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To ask how you deal with tantrums in public?

(87 Posts)
Amy214 Sun 03-Apr-16 22:54:52

How do you deal with tantrums in public? I used to get really embarrased and just bundled up dd and ran out of there as fast as possible. Now i just let dd have her tantrum all over the floor whilst i stand back, i found that if i intervene and try and calm her down it just makes her worse and she ends up hurting herself sometimes i even tell her im leaving now goodbye and she gets up and runs after me (of course i always stay within 5 meters and i can see her) i try and ignore the whispers but i am aware of the looks and it really annoys me. Why cant people just mind their own business and get on with what they are doing?

MrsTerryPratchett Sun 03-Apr-16 22:56:27

DD is past this stage but depends where I was. Library; under the arm and out. Shopping centre; let if run out.

thatstoast Sun 03-Apr-16 23:05:46

Stand within a safe distance tutting at another woman so everyone judges her instead of you.

Amy214 Sun 03-Apr-16 23:08:28

I avoid libraries so i dont have to deal with it

sallyhasleftthebuilding Sun 03-Apr-16 23:09:30

) i try and ignore the whispers but i am aware of the looks and it really annoys me. Why cant people just mind their own business and get on with what they are doing?

Do you want to know what we are thinking?

"I remember DC doing that! - Right in the middle of Tesco! "And we smile at the memory.

Not judging - just thing "Thank god we passed that stage" Nothing more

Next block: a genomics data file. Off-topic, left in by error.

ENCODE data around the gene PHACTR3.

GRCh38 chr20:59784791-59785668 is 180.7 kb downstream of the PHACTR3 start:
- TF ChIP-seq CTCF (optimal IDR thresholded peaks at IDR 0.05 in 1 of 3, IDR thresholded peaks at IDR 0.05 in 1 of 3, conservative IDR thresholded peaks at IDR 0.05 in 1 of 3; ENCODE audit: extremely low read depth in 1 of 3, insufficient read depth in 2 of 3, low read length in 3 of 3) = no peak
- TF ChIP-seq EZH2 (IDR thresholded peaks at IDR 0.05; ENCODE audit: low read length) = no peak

It will be your turn soon enough

VoldysGoneMouldy Sun 03-Apr-16 23:10:55

I always used to sit down next to DS. Even if I wasn't saying anything, it just reminded him I was there. Always tried to remember that however frustrated he was making me feel, he was feeling even bigger emotions in his smaller body and brain that he was trying to process. Staying focused on that used to help get me through.

I don't think the 'I'm leaving now' technique is very pleasant at all. Whilst I might try and offer a sympathetic smile to the parent of any child having a tantrum, seeing that would make me judge.

Xmasbaby11 Sun 03-Apr-16 23:11:04

I'll get DD out of the way if she's disrupting people. TBH it doesn't happen much when we're out. Usually I say if she doesn't calm down, we're leaving, and that works.

SaucyJack Sun 03-Apr-16 23:11:24

I don't do or care much really.

I have three kids. At least one of them (or me!) is kicking off about something on any given day. Whatevs.

People might have a nosy out of interest, but no one really cares*.

*except one woman about 8 years ago. Dickhead.

RubbleBubble00 Sun 03-Apr-16 23:15:45

not the fist time if plonked myself down in the floor in tescos, pulled ds(4) onto my lap and bear hugged him until he calms - shop display destroyer mid tantrum.

EveryoneElsie Sun 03-Apr-16 23:22:41

I used to wait until they came out of it then say 'I cant understand what you want. Can you point? Can you say one word' They quickly grasp that its not that you;re being horrible not giving them what they want, but that screaming doesnt explain the problem.

Normal people aren't judging you or thinking you're a bad parent. Its only the clueless or uber judgemental that think like that. smile

Amy214 Sun 03-Apr-16 23:27:25

I make sure she isnt in anyones way but if i tried to cuddle her it would make her worse. If i leave her to get her frustration out shes fine after 2 minutes until the next one in a different shop. When we're out for a walk i normally turn it into a game or a race to the next lamp post.

eightbluebirds Sun 03-Apr-16 23:33:39

Really voldys? Because most people I know have things to be doing/people to see/other children to tend to and don't have the time to pander to every tantrum. Don't get me wrong, I get your view point but it seems very PFB to me.

I just distract or get a move on. It used to embarrass me but meh. I smile sympathetically at parents now.

PiperChapstick Sun 03-Apr-16 23:34:24

I do the same OP as I've found that trying to calm her only both gets us more cross. I'm aware I look like I'm doing fuck all about my misbehaving child though. Never mind. I'll stand over and wait for her to finish (and ask if she's finished tantrumming so I can talk to her), and then we make friends.